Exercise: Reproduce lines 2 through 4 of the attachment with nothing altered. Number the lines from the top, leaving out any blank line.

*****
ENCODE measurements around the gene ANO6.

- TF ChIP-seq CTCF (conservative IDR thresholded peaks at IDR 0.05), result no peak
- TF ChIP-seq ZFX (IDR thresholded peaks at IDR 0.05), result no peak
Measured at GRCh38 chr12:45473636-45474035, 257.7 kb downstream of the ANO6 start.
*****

- TF ChIP-seq CTCF (conservative IDR thresholded peaks at IDR 0.05), result no peak
- TF ChIP-seq ZFX (IDR thresholded peaks at IDR 0.05), result no peak
Measured at GRCh38 chr12:45473636-45474035, 257.7 kb downstream of the ANO6 start.